VIENNA — Secretary of State John Kerry began on Saturday what the Obama administration hopes will be the final push for a nuclear accord with Iran, just three days before a deadline for concluding an agreement.
However, American officials have almost discounted the notion that a deal will be made by Tuesday’s deadline. Their goal is to bridge a number of technical and political divides over the next week in hopes of getting a final accord to Congress by July 9.
If the administration hits that target, Congress will have 30 days to review the accord under the terms of legislation that President Obama signed in May. If a deal came later in the summer, that review period would extend to 60 days because of the August congressional recess, which would give opponents in Congress more time to mobilize against the agreement.
“I think that everybody would like to see an agreement, but we have to work through some difficult issues,” Mr. Kerry said at the start of his meeting with his Iranian counterpart, Mohammad Javad Zarif.
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Mr. Zarif added, “I agree, maybe not on the issues, but on the fact that we need to work really hard in order to be able to make progress and move forward.”
Though some of the main parameters of the accord were negotiated in early April, much was left unresolved. Almost immediately, the United States and Iran issued separate statements on what had already been settled.
In the weeks since, pronouncements from Iran’s supreme leader, Ayatollah Ali Khamenei, have appeared to backtrack on some fundamental elements of the preliminary agreement, including how long provisions in the accord would be in effect.
Major differences appear to remain on inspection provisions, the pace at which economic sanctions against Iran would be removed and how quickly Iran could expand its uranium enrichment capability during the final years of an accord.
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“What we want is a robust deal that recognizes Iran’s right to civil nuclear power, but guarantees that Iran gives up definitively the nuclear weapon,” Laurent Fabius, France’s foreign minister, said after arriving here on Saturday to meet with Mr. Zarif.
Mr. Fabius added: “For this there are three indispensable conditions: a lasting limitation of Iran’s research and development capacity; a rigorous inspection of sites, including military if needed; and the third condition is the automatic return of sanctions in case it violates its commitments.”
Mr. Kerry’s flight here was his first foreign trip since he was hospitalized in Boston after breaking his leg while cycling in France last month. Mr. Kerry, who is using crutches, is traveling with a State Department doctor and a physical therapist.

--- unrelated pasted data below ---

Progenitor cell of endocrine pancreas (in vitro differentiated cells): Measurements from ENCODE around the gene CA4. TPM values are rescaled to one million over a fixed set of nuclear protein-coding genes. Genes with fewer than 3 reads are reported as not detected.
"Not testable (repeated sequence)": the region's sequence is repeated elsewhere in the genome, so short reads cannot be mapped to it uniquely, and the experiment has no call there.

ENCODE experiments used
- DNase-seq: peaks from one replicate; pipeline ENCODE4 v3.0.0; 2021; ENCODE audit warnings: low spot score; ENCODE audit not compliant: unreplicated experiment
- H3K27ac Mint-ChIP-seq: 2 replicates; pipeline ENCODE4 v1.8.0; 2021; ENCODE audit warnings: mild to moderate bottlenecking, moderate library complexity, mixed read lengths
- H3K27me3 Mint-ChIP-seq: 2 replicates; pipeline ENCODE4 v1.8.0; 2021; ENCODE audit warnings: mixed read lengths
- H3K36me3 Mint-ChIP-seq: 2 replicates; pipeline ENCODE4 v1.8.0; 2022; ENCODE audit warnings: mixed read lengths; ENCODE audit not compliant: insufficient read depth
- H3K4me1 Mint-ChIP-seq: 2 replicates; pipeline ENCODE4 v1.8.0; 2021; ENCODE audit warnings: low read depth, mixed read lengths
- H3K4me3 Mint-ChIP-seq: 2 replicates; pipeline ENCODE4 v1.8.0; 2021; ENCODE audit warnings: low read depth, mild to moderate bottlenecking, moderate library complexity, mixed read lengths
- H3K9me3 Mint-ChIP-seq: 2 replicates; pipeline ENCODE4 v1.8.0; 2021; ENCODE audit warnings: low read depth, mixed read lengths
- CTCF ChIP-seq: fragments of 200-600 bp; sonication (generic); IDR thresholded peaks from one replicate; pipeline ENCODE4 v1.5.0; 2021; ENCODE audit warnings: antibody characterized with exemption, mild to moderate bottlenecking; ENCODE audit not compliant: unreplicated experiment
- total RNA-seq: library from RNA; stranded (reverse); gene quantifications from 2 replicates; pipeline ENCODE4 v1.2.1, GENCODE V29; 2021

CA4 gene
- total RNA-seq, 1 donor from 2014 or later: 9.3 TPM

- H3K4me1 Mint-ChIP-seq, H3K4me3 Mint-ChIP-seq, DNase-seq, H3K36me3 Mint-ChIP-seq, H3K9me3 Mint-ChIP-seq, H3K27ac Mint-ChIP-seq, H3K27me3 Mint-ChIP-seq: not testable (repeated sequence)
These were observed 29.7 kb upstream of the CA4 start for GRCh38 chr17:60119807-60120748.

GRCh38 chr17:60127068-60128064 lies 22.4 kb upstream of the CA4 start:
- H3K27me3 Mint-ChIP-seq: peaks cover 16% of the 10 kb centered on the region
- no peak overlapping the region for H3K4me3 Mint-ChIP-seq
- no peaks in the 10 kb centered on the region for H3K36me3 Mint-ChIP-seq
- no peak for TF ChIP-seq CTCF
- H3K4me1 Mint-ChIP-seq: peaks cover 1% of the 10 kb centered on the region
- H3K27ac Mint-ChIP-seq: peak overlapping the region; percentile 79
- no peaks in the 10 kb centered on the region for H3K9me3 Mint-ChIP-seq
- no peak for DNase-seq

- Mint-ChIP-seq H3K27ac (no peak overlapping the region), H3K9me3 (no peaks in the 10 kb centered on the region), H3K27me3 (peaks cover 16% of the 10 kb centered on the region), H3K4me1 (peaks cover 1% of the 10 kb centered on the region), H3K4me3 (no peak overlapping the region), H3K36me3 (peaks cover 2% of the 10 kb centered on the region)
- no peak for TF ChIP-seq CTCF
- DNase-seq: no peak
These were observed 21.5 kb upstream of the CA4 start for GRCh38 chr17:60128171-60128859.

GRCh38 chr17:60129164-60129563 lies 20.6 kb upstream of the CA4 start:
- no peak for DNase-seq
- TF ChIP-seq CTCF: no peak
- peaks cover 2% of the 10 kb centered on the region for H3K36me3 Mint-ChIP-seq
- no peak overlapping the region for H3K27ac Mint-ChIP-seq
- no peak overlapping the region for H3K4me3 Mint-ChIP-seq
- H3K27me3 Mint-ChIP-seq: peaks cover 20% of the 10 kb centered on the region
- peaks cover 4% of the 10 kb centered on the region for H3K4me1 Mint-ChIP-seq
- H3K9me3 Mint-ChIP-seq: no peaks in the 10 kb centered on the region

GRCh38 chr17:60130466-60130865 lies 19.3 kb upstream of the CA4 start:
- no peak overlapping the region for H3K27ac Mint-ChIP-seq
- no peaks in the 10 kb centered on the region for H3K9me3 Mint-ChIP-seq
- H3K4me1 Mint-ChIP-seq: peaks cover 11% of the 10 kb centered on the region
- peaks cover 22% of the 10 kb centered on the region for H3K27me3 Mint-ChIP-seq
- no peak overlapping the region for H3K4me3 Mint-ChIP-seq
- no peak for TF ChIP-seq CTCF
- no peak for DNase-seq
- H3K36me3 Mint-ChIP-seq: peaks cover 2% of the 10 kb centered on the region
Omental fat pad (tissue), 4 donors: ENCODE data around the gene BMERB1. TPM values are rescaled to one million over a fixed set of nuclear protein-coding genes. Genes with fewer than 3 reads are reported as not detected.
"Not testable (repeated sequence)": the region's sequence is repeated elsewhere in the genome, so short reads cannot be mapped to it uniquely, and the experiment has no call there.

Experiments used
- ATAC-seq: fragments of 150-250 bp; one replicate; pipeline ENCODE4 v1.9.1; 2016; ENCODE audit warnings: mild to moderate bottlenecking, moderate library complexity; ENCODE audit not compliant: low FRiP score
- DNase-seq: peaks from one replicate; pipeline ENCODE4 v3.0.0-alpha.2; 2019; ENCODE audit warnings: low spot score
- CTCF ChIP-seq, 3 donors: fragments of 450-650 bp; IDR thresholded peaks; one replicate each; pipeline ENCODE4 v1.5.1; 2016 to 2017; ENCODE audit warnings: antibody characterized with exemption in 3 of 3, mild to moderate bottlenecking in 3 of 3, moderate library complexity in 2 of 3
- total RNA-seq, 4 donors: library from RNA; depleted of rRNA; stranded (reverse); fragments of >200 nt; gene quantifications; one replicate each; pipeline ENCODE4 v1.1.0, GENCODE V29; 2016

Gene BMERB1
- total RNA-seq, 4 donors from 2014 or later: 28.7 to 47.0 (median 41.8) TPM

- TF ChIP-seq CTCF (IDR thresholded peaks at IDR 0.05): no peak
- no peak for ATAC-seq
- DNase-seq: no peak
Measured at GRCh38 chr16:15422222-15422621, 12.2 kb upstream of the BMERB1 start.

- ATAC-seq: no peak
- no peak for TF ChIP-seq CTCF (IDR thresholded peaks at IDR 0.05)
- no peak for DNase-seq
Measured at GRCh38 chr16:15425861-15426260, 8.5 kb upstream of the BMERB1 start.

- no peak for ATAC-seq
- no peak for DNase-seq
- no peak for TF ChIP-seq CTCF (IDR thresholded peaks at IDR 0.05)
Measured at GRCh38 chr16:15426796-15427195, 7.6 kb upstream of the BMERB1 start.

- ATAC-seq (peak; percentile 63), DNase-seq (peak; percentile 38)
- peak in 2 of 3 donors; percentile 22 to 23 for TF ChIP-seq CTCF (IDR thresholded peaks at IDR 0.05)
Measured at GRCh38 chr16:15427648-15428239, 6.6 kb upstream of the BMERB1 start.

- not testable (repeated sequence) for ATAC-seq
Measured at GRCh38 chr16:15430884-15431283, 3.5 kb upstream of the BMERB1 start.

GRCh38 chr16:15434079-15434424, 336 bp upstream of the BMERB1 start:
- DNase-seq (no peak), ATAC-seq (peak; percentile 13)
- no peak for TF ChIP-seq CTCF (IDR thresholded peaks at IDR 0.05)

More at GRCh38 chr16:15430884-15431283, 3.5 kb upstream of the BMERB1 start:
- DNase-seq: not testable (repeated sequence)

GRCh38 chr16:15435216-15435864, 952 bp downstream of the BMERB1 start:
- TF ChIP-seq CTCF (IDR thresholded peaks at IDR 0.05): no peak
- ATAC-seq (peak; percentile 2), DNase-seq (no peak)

Mr. Kerry was joined here by Ernest J. Moniz, the United States energy secretary, who has played a pivotal role in recent rounds in negotiating some of the important and highly technical nuclear provisions.
But Mr. Moniz’s Iranian counterpart, Ali Akbar Salehi, who recently underwent surgery, was not expected to attend. Mr. Salehi earned a Ph.D. in nuclear engineering from the Massachusetts Institute of Technology, where Mr. Moniz was a physics professor. The dialogue between the two physicists — hailed by both sides as far less fraught with politics than the discussions between Mr. Kerry and Mr. Zarif — has been credited with getting past several major negotiating roadblocks.
The absence of Mr. Salehi, a former foreign minister who holds considerable sway with Mr. Khamenei, could be an impediment to reaching a final accord, American and European officials say. Mr. Salehi participated in last month’s round of talks in Geneva in a conference call, and it was not clear if that arrangement would continue. Mr. Salehi has a deputy here in Vienna, but he has not been meeting directly with Mr. Moniz.
A senior Iranian official said on Saturday that the Iranian side would not object to a short extension of Tuesday’s deadline, but did not favor prolonging the deadline for months.
“We seek to reach a conclusion, and in this round, we do not intend to extend like the previous rounds for several months, but it is possible that a couple of days would be needed for the job to continue,” the official, Abbas Araqchi, told an Arabic-language news network.
Iran’s supreme leader has stressed the importance of quickly easing economic sanctions.
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(via NY Times)